You should definitely go see it, but you could ask yourself what you’re expecting to see.
And whether you’re willing to look down the barrel of a gun to see it.
Nina begins in celebratory mode: Bushell-Mingo with natural hair (a wig she soon discards as a costume of revolution, revealing her own salt-sprinkled crop), glowing amid three phenomenal musicians, shimmying, feeding off the bounding, joyful rhythm to call up visions of Nina in 1969, playing to a crowd of rapturous faces in Harlem. But what is there, in 2017, to celebrate?
Chimene Suleyman on twitter, 16 July 2017: “Like, here’s the thing, Jodie Whittaker is brilliant, I’m a fan and she’s a cool choice. But this Dr Who casting is not radical. Moving from well-spoken whiteness, to well-spoken whiteness is not revolutionary or ground-breaking at all. I ain’t cussing out the choice, yougetme, I’m more perplexed by the OMG LOOK HOW FAR WE’VE COME response to it. White women have been a pretty venerated part of every community for some time now. Sadly even in communities of colour. Allow it even being a woman of colour, for a minute. Radical would have been a visibly Muslim man. Or a black man without an English accent. And I aint saying it SHOULD have been. Im saying watch what you out there applauding like whiteness ain’t the default no matter what gender.”
Did your heart sink or soar when you read this?
Be truthful now.
And is it the Nina of My Baby Just Cares for Me you’re looking for?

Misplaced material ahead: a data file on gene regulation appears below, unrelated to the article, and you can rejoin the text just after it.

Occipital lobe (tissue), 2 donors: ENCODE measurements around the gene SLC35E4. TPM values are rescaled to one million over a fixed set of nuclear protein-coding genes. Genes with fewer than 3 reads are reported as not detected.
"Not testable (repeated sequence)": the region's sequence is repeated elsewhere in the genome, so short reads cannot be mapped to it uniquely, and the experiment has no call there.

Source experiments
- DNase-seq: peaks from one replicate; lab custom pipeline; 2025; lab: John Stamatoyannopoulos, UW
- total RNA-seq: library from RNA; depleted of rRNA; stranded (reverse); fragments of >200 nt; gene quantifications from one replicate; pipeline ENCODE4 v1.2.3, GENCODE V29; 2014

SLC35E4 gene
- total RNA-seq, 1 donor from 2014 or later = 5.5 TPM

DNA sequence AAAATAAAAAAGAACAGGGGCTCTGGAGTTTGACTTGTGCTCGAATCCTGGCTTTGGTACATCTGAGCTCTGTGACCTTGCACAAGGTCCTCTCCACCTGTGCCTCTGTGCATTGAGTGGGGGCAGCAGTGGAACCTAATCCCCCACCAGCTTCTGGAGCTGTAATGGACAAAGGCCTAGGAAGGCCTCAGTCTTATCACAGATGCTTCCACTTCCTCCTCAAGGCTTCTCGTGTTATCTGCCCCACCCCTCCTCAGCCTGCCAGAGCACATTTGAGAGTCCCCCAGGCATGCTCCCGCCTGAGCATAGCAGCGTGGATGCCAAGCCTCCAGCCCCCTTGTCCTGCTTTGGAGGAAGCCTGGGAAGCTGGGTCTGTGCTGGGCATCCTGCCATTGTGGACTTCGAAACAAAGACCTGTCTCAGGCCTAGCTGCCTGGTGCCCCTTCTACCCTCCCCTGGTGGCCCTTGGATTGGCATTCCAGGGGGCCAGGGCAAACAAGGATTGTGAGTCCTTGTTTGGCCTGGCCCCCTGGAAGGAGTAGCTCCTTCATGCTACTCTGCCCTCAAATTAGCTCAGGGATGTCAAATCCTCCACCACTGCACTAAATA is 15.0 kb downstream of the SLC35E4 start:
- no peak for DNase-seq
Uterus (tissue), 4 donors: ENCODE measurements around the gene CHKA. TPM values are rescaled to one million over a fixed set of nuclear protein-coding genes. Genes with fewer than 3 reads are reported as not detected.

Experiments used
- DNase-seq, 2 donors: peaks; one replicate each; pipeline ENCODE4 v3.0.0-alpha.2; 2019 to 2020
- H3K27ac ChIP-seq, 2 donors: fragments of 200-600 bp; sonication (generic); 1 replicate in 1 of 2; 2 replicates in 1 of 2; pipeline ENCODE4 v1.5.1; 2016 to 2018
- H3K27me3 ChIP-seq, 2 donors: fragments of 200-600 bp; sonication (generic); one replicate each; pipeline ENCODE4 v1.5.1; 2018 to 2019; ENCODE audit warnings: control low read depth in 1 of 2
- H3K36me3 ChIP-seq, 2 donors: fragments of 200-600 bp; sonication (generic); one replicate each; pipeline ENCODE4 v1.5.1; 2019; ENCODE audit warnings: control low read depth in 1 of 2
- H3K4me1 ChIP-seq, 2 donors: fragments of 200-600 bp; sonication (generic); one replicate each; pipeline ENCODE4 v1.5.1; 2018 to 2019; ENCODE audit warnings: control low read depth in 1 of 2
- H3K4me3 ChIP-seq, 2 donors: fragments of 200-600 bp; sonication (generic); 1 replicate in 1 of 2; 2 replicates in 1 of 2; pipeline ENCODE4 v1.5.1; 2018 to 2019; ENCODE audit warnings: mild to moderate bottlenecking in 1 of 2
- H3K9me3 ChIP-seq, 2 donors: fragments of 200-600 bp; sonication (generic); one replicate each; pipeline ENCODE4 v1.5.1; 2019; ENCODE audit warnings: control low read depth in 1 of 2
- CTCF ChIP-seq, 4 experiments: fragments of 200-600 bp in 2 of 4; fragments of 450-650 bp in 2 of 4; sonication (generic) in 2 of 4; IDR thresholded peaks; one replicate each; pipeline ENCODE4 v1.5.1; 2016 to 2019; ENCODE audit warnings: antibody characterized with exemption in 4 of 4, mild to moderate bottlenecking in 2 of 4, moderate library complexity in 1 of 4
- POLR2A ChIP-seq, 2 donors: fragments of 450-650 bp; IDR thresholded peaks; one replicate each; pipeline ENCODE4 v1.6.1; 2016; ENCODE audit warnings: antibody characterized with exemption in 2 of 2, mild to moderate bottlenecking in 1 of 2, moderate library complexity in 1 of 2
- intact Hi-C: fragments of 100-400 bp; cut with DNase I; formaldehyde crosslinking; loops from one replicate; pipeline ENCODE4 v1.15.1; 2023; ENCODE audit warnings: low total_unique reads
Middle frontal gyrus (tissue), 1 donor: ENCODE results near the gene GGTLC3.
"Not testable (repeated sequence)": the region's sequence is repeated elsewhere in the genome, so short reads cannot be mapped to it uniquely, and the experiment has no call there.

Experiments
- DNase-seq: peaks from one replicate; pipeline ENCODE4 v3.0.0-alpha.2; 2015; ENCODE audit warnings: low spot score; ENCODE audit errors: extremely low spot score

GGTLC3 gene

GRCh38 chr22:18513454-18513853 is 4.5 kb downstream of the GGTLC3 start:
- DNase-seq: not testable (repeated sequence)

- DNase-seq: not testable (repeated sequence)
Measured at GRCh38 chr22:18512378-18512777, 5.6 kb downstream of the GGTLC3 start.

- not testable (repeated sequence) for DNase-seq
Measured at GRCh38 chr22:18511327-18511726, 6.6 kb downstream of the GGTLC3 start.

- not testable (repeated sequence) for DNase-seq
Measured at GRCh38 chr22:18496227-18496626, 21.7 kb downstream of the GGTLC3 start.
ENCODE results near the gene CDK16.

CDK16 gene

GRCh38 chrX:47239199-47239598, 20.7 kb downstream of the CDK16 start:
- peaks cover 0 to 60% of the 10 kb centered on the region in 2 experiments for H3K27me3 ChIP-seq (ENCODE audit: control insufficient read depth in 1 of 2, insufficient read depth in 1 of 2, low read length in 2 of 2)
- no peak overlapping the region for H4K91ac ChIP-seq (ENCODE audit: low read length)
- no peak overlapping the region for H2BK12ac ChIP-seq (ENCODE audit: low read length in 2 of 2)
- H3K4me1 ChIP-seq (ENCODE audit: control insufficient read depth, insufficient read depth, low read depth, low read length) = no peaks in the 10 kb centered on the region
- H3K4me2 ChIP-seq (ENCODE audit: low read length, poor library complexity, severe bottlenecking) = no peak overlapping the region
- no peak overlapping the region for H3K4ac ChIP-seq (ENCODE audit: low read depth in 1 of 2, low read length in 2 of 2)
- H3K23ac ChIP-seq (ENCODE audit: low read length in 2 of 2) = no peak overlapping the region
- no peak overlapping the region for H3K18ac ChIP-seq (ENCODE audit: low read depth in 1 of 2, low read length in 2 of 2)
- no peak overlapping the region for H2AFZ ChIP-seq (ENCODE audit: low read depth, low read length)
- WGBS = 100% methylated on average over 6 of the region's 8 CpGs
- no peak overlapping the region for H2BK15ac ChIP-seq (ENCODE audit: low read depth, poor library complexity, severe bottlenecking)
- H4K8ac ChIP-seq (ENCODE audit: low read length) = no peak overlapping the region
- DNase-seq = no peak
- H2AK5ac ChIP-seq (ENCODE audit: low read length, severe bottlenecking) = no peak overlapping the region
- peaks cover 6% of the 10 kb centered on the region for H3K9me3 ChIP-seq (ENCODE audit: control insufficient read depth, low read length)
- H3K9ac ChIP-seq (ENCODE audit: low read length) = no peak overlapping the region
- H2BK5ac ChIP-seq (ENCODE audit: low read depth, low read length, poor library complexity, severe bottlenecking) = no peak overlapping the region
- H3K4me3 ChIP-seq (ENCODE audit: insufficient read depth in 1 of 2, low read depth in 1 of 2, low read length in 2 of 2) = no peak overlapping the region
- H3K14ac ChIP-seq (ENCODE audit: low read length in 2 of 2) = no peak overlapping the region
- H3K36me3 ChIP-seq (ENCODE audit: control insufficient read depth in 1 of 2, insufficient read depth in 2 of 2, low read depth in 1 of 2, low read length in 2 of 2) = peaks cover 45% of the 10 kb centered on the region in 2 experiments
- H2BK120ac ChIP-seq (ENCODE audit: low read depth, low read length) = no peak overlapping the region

Or the Nina of Mississippi Goddam?
A friend to me: why is it that so much theatre is an experience of discomfort at best, most likely pain and trauma, for black people? Either the work renders black people invisible (An Octoroon) or it details the pain and trauma of black lives in white supremacy.
Nina is that latter work. What feels unusual about it to me – and bear in mind that my white gaze, however foreign its background, skews everything I see – is the way in which Bushell-Mingo anticipates and stares out the white gaze that faces her. The ways in which she makes demands of it, holds up a mirror to it, locates it in places it doesn’t want to see itself at all. Gazing from the eyes of a policeman brandishing a gun, for instance.
Ta-Nehisi Coates: “The mettle that it takes to look away from the horror of our prison system, from police forces transformed into armies, from the long war against the black body, is not forged overnight. This is the practised habit of jabbing out one’s eyes and forgetting the work of one’s hands. To acknowledge these horrors means turning away from the brightly rendered version of your country as it has always declared itself and turning towards something murkier and unknown.”